Black Huckleberry shrubs line the shore at the north end of the lake, and their still-brilliant leaves seemed to emanate warmth from their very color.






Clumps of Little Bluestem Grass shoot up from the sand along this shore. The fibers of the grass's inflorescence seemed to catch and hold the sunlight's gold.





I was surprised how quiet the lake was today, with very few people walking the shore. Even though it was cold, there was little wind, and a brilliant sun under a cobalt sky made for very pleasant conditions.





Where Hop Hornbeam trees hang over the sand, their branches were ornamented with cone-like seed pods.






A flock of Bufflehead ducks was visiting the far end of the lake, with most of the flock dipping and diving beneath the waters of the back bay. But a single Bufflehead drake came over to the main body of the lake to swim around with a group of Mallards.  See how small this little duck is, compared with the larger Mallards.  He is so distinctive, with his dark back and solid white undersides and that fan of white displayed on the side of his crest, that I could ID him even from this blurry photograph.





A small flock of Canada Geese was feeding along a grassy shore, but they swam away as I approached,  leaving a pattern of Vs on the sky-blue water.


Wednesday, November 8, 2017

First Frost!

The first frosty morning of autumn, 2017!  I don't know if this is the latest first frost on record, but it's certainly one of the the latest that I can remember. And I do pay attention, since every year, on the first morning the thermometer drops below freezing, I like to hurry over to Mud Pond in Moreau Lake State Park, hoping to see if the plant called Frostweed (Crocanthemum canadense) has extruded its frosty curls of frozen sap.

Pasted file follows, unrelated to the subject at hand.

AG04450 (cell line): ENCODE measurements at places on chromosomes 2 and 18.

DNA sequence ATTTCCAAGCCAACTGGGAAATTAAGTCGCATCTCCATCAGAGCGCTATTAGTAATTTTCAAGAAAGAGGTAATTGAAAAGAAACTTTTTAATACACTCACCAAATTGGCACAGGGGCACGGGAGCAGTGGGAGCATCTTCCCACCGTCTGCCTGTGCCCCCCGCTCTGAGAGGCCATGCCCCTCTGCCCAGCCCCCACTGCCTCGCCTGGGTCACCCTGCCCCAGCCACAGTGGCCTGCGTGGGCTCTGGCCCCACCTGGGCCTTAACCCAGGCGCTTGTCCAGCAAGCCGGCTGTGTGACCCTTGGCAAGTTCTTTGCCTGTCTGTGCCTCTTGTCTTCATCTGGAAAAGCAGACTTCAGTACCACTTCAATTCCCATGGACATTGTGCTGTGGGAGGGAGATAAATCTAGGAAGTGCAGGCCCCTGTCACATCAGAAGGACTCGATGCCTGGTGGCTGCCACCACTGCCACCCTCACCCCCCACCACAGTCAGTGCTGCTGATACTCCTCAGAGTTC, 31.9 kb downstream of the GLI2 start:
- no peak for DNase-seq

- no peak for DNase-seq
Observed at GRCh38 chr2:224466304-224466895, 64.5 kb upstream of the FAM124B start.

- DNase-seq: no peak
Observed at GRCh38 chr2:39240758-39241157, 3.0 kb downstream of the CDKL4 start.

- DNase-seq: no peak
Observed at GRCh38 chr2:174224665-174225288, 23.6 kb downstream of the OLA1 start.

This year, though, I slept rather late, and by the time I reached Mud Pond, the sun was already warming the shore.  Would that sun already have melted the Frostweed curls?   Would I miss seeing  the lovely way that frost crystals ornament the low vegetation that grows in the sandy powerline clearcut that lies at the top of the pond?




My first steps onto that powerline clearcut assured me that there was still some frosty beauty to be observed this morning.   Some sparkling crystals still outlined the Dewberry leaves and clung to the red-capped Cladonia lichens.




Some silvery-mauve mushrooms were spangled with frost, as were the spiky leaves of Haircap Moss.




And there, where the nearby woods had shaded the path, where the sun's early beams had not yet warmed the leaf litter, a number of Frostweed plants had performed their overnight magic!  Curls of delicate ice, diaphanous as frozen vapor, surrounded each stem, close to where the stems emerged from the ground.